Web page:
People are moving out of big city centers and its changing the freight landscape

Frisco, Texas is a suburb just north of Dallas and one of the fastest growing cities in the US

Frisco, Texas is a suburb just north of Dallas and one of the fastest growing cities in the US

Most people in America believe that urbanization is increasing, but the opposite is true. City centers are losing people as they flock to smaller cities and towns across the US. This reverses a constant that has been true since the dawn on industrialization, where people flocked to major urban centers to take advantage of resources, jobs, education, and entertainment opportunities.

In the past, the lifestyle afforded by only the biggest urban centers were a huge draw, but in a digital environment, the opposite is true. As telecommunications improved and companies like Amazon offered real-time delivery on major shopping products, the draw of big cities changed. After all, living in a city comes with great sacrifices.

The cost of having an urban center address Is very high. Taxes, rent, and housing prices are much greater the closer you are to major commerce centers. Urban infrastructure buildout usually means that taxes will be increased to support such initiatives. In cities such as San Francisco and New York the cost of living has gotten so big that people are finding extreme ways to cope. Some people are taking airplanes for a daily commute from cities like Reno, Las Vegas, and Southern California and finding it to be cheaper than owning or renting a property in San Francisco.

University of Kansas has studied IRS data to examine the trend of people leaving major cities. In a study released in 2009, the University reported that 14% of people in the US relocate to another city each year and tend to leave larger urban cities with populations greater than 5 million for cities with populations less than 1 to 2 million.

More recently, this trend has accelerated. In a recent article, the New York Times quoted William Frey, a demographer at the Brookings Institute that recently studied the concept of deurbanization, “While many, if not most, large cities grew faster than their suburbs between 2000 and 2015, in the last two years the suburbs outgrew cities in two-thirds of America’s large metropolitan areas.”

There also appears to be a high-correlation between crime and deurbanization. According to Frey, cities with high murder rates saw the greatest decreases in populations. Chicago, Baltimore, St. Louis, and Milwaukee all had the highest population drain and also have the highest murder and violent crime rates.

Frey stated, “Fourteen big cities lost population in 2015-16 compared with just five in 2011-12, with Chicago, the nation’s third-largest city, hemorrhaging the most people.”

Cities like Charlotte, Orlando, Tampa, Nashville, Austin and Fort Worth all had large gains. Suburban areas surrounding major metro areas also saw huge increases. Dallas, Atlanta, and Phoenix metro areas all had rapid growth, but a large percent of that took place in the suburbs and not the city center.  Low-density suburban areas saw the highest growth as millennials leave city centers and take advantage of lower cost housing, better suburban schools, and low crime rates.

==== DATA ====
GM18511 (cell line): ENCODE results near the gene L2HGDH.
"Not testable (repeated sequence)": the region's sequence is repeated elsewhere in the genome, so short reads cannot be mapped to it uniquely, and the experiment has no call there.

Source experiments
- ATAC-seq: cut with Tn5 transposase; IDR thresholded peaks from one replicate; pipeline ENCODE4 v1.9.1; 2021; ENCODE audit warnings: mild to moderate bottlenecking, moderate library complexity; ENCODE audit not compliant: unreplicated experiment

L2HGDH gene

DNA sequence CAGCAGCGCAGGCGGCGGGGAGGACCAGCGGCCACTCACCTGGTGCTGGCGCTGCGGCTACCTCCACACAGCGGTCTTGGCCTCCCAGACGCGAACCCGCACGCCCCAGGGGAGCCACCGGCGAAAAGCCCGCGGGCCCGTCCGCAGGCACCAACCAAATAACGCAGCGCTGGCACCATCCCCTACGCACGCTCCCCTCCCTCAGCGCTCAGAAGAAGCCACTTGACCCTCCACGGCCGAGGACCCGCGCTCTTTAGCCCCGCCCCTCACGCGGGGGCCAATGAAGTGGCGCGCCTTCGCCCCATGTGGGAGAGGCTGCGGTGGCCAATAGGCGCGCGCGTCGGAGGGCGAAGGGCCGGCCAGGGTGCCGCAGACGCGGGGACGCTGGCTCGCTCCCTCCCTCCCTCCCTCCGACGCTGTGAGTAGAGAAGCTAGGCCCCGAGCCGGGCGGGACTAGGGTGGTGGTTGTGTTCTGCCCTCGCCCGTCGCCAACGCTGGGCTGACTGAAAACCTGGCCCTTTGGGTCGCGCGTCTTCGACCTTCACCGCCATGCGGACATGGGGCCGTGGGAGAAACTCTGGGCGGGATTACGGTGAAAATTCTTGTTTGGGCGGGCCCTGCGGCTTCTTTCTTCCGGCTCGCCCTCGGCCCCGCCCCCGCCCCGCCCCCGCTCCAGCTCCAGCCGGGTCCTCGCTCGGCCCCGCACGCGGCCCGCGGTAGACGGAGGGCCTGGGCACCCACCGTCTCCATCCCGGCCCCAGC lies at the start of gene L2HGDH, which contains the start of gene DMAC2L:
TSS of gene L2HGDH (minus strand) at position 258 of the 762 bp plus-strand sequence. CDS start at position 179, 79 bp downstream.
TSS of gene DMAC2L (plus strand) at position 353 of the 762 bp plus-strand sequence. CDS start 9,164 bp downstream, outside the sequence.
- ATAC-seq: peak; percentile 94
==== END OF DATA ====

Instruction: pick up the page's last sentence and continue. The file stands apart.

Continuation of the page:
This trend is expected to increase over the next few decades. With the increasing level of same-day and next-day deliveries, combined with ubiquitous high-speed internet, people are expected to continue to choose suburban and smaller cities to call home.

All of this will have profound impacts on freight networks. The cost of residential deliveries is much more expensive than commercial deliveries, by as much as 60%. This is caused by the lack of freight density in last mile deliveries. It also plays havoc on the network of the logistics networks as the companies manage inconsistent delivery schedules and the lack of urban density.

To accommodate growing demand, logistics companies have been creating smaller fulfilment centers throughout metro areas rather than having a single sorting center. They have also been buying up flash warehouse space to manage volume spikes. One large truckload carrier told FreightWaves that some retailers have been using their trailers as mobile warehouses during peak season to allow them to respond to last minute residential orders.

The big question is whether this shift is good or bad for the truckload sector. According to most analyst and industry insiders, the truckload carriers will benefit from the move towards more fulfilment centers in smaller markets, as the large ecommerce companies will have to locate more inventory throughout their delivery networks to respond to last minute e-commerce demand. After all, consumers have become accustomed to same day or next day deliveries and expect all products to be available at the click of a button. Just because they move out of a big city, doesn't mean they want to give up its many benefits.